July 29, 2019.
In perhaps our most-traveled month to date, July was nearly an entire month in Idaho. In fact, we've had four trips in the last couple of months to this tiny state - after only having visited once before. After our SE Idaho trip to Indian Hot Springs and City of Rocks, our trip to the Highest Roads in Idaho, and running the Idaho Backcountry Discovery route, there are definitely a few things worth mentioning on the rig. So let's get right down to it.
Front Brakes (long term)
TL;DR - One of my 13WL brake calipers seized on the trail and had to be replaced. The issue was that Napa no longer carries a workable caliper, and the 13WL caliper really wants a hard brake line connection, which Tacoma banjo bolts don't offer. I'll be switching out my lines.
I'm a big proponent of the Tundra brake upgrade for a well-built 1st gen Tacoma. Our trucks get heavy, and being able to stop quickly is important. My 13WL Tundra calipers that I sourced from Napa have been working great since I installed them - I thought. But, one failed catastrophically on this trip, seizing up overnight on the trail.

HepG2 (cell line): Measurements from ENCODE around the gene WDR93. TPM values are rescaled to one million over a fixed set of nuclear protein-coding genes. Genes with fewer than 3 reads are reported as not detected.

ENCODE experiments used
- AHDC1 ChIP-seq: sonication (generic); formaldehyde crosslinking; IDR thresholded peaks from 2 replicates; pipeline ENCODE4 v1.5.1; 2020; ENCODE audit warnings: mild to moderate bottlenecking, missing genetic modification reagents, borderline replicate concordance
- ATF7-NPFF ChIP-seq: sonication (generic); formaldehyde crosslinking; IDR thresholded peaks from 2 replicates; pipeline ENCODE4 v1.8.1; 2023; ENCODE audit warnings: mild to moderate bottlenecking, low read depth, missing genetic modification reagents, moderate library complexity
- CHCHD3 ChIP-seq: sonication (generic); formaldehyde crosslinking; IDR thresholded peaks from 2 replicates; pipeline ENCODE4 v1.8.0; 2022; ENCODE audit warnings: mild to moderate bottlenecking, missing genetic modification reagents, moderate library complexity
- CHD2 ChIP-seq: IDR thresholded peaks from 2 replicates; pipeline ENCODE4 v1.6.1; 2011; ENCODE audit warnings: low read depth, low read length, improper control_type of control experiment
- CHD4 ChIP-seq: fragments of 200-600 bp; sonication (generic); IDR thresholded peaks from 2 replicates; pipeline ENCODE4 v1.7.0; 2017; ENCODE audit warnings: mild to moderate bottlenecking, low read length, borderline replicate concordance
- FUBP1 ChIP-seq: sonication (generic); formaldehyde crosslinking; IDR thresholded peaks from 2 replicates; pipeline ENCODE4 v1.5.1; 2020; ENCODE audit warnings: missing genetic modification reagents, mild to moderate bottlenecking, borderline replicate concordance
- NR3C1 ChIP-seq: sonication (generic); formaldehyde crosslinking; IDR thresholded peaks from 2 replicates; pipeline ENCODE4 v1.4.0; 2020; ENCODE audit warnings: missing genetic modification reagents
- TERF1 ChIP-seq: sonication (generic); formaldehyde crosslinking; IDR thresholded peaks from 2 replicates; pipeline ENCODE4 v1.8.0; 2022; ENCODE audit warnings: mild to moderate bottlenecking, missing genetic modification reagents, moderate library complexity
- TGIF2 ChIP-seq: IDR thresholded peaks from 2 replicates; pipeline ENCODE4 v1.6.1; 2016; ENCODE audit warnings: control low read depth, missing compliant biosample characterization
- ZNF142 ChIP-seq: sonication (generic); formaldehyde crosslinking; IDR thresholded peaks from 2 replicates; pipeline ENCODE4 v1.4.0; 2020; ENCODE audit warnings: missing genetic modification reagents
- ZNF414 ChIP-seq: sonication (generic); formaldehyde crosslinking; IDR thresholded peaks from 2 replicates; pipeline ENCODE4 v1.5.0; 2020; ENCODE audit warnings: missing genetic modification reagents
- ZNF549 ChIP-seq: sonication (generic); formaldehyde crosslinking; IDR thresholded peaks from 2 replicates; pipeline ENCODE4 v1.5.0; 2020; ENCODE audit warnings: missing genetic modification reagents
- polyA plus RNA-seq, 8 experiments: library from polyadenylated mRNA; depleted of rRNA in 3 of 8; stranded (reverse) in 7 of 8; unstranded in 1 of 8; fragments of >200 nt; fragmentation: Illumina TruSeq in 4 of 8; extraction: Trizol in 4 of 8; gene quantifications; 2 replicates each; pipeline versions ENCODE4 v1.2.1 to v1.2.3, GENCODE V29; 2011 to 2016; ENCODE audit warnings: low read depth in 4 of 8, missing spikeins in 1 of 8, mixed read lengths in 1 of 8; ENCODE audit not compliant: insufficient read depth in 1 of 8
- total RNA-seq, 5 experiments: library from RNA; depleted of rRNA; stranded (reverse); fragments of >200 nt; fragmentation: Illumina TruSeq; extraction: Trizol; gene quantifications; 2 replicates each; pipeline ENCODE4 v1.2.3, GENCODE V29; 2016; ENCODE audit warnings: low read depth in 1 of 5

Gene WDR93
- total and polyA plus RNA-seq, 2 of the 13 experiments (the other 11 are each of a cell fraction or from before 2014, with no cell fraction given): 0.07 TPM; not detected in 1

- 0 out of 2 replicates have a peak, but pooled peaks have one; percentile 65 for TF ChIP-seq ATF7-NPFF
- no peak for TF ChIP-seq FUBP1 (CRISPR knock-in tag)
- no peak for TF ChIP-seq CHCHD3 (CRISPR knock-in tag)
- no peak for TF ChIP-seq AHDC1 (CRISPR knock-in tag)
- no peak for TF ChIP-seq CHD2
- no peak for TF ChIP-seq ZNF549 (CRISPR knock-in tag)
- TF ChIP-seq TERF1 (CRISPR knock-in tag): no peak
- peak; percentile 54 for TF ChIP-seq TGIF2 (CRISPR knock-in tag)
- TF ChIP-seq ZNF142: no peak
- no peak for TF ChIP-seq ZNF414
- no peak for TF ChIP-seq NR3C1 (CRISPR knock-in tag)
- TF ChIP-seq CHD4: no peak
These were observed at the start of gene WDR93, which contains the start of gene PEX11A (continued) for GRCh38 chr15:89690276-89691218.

The biggest problem was that Napa no longer carried the Napa Total Eclipse calipers anymore - at least not in-store - having switched to a new, and no-doubt cheaper, vendor (Adaptive One Brake Calipers).
These new calipers are not remanned as cleanly as the Total Eclipse brand, and have the fatal flaw of being powdercoated on the surface where the brake line attaches; the Total Eclipse's being machined there. This powdercoating makes it impossible for the crush washer between the banjo bolt and caliper to seal, and you get brake fluid leaking everywhere.
Just to be crystal clear - the following Napa calipers DO NOT WORK with Tacoma banjo bolts:
- Adaptive One Brake Calipers Front Left 13WL - part: ADC 1766XA
- Adaptive One Brake Calipers Front Right 13WL - part: ADC 1766XB
Note the orange peel texture (powdercoating) on the donut shaped surface where the brake line connects. This is bad if you're using a banjo bolt.
The best solution is to spend a bit more money when converting to Tundra brakes, and install the a hard brake line conversion kit, which converts the Tacoma front brake lines to a combo soft+hard line - just like the Tundra (and 4Runner) ships from the factory.